Bronx Defenders’ Statement of Principles on the Closing of Rikers Island and the Creation of Borough-Based Jails
The Bronx Defenders supports the call to close Rikers Island. For far too long we have seen the negative impact of Rikers on our clients, their families and loved ones, and on the Bronx community more broadly. We acknowledge the vast challenges presented by this undertaking and the numerous stakeholders whose voices must inform a reimagined pretrial justice system without Rikers. But these challenges should not prevent the City from taking the necessary, difficult, and long-overdo steps to close what has become a destructive source and symbol of mass incarceration.
We support replacing Rikers Island with smaller, local borough-based facilities. We are guided in our advocacy by the following principles:
- Pretrial detention is fundamentally incompatible with the presumption of innocence. As such, any new facility must be limited in size, have significantly reduced capacity, and be designed to exert constant downward pressure on the use of pretrial detention. We stand in solidarity with those who call for shrinking both the physical and institutional footprint of our jail system. The incarceration of presumptively innocent people cannot be reconciled with the core principles of our criminal legal system. And at a time when more and more people recognize the harm of incarcerating people, expanding jail capacity would send the wrong message and invite more detention. The design of any new facility must reflect our most basic constitutional commitments and counteract political incentives to “fill unused beds” by facilitating and encouraging further decarceration, for example, by making it easy to convert spaces for non-carceral uses.
- We wholeheartedly support locating any Bronx-based facility close to the Bronx Criminal Court. The machinery of incarceration must be proximate and visible to those tasked with administering and dispensing justice. To sequester jails away from courts risks recreating the same excesses and abuses that led to the call to close Rikers. Locating the facility close to the courts would also facilitate transportation and accessibility, reduce court delay, encourage the involvement of broader client support networks, and provide visibility and accountability to the community at large.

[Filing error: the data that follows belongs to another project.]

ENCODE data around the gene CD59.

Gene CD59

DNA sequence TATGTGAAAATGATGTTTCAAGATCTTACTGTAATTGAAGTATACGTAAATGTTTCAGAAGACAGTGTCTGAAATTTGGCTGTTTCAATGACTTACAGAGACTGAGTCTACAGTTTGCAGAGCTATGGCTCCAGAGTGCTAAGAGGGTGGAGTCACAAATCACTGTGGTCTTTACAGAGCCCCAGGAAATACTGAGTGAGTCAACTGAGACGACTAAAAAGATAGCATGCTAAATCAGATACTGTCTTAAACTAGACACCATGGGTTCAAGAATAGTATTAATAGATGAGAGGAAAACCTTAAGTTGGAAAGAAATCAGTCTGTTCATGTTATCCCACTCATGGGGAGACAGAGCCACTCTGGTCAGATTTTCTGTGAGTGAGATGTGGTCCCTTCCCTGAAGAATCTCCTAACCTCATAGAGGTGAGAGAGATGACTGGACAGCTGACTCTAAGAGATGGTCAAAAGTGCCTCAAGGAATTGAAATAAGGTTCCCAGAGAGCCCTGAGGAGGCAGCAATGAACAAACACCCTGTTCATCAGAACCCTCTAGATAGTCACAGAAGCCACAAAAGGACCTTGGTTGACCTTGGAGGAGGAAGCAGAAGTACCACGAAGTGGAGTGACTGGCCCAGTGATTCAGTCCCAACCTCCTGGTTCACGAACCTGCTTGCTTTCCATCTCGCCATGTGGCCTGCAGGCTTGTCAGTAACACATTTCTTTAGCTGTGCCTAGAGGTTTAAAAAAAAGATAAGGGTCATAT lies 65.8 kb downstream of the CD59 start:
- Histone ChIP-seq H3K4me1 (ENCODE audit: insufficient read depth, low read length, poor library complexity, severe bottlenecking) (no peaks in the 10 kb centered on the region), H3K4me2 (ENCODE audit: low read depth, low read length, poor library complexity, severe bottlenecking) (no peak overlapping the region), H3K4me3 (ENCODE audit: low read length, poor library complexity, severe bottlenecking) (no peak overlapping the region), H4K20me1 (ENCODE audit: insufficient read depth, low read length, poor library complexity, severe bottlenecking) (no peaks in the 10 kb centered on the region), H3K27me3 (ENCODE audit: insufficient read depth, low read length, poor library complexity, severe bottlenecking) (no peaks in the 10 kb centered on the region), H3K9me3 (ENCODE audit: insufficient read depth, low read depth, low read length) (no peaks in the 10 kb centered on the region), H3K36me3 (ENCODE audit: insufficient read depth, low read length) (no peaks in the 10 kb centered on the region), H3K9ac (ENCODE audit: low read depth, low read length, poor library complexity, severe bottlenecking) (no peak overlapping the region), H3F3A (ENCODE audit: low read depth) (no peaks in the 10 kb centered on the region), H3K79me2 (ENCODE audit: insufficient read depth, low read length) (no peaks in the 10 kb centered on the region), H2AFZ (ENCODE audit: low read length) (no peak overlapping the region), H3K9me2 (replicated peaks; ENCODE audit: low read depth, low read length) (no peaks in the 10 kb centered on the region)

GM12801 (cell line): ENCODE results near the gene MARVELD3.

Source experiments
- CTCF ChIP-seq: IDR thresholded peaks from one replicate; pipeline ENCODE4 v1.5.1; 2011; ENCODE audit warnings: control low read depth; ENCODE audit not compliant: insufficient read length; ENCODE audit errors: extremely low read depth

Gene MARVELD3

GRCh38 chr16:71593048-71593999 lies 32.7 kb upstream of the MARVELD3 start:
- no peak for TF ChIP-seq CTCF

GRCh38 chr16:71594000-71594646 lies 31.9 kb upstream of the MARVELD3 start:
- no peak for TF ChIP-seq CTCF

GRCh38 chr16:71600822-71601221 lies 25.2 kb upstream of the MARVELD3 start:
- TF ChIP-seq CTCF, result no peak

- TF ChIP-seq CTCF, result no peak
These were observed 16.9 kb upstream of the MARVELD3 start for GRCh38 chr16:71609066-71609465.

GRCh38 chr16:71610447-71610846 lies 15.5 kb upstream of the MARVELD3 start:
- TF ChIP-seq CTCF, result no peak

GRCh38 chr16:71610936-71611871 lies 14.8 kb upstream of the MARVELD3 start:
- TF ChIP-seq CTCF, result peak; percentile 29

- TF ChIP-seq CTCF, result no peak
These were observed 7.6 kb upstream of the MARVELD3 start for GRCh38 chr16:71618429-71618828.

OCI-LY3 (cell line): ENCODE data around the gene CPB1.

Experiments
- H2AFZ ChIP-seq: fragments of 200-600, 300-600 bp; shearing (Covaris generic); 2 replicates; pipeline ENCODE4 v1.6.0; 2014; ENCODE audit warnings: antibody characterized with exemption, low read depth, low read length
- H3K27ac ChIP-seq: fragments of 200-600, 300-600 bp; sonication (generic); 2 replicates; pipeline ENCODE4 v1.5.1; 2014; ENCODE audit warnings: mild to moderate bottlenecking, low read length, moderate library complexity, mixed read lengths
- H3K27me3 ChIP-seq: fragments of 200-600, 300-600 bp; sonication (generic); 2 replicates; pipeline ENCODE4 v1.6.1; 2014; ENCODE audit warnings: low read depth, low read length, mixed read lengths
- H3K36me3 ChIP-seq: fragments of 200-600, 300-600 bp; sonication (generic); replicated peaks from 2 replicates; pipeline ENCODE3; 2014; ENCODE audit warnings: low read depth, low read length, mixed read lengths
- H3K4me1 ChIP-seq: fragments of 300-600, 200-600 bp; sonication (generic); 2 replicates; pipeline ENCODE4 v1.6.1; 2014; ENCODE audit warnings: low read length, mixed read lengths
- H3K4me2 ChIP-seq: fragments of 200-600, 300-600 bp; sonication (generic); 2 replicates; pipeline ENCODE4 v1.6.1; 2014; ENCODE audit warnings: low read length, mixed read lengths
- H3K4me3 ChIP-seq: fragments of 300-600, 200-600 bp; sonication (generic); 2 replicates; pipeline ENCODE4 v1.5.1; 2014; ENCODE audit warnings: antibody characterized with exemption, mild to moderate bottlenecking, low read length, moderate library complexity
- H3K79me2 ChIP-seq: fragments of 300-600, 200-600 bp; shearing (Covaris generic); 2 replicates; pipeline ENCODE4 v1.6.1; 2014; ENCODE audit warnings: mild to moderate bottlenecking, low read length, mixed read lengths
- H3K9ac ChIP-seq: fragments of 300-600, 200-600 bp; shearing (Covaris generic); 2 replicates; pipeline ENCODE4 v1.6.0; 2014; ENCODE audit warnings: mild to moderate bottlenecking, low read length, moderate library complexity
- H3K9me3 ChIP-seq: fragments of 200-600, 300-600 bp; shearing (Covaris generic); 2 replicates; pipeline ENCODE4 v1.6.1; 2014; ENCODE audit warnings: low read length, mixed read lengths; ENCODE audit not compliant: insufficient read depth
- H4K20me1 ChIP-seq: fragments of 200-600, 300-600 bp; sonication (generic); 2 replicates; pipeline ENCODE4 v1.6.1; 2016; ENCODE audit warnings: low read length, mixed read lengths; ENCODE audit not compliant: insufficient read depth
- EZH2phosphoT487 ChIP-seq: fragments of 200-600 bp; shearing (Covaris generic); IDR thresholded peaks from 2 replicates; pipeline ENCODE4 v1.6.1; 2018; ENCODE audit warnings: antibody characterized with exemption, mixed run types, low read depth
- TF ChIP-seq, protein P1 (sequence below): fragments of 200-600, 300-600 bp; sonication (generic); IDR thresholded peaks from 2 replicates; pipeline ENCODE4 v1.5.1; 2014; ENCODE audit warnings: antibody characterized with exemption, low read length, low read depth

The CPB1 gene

- We are vehemently opposed to any plan to relocate Criminal Court arraignments to a new borough-based facility. Holding arraignments—where our clients first appear before a judge and where initial bail/pretrial detention decisions are made—at a detention facility would send the message that pretrial detention is the norm. This runs counter to the presumption of innocence that governs pretrial proceedings. Moreover, separating arraignments from the rest of the court process would cause confusion for our clients’ families and friends and make accessing the resources in and around the courthouse more difficult. Unlike regular jail visits, which take place during daytime hours and for which family members can plan in advance, arraignments take place at all hours and happen unexpectedly. Access to additional transportation options as well as bail bondsmen, banks, restaurants and other businesses near to the Criminal Court building is critical for families dealing with the arrest of a loved one.
- The facility must facilitate reentry into communities. The design of the new facility must represent a sharp break with the present design of Rikers. Housing and programmatic spaces must be therapeutic, not punitive, and be built to facilitate access to support networks, educational and employment opportunities, and robust healthcare in order to make reentry seamless.
In order to fully realize these guiding principles, The Bronx Defenders believes that the process of selecting a future location for a Bronx-based jail facility must center the voices of our clients and their families in the conversation and include robust community engagement that incorporates all community stakeholders and creates community-building opportunities. Our clients are also members of the Bronx community. As an indigent defense organization, we stand shoulder to shoulder with them in seeking a just and humane system.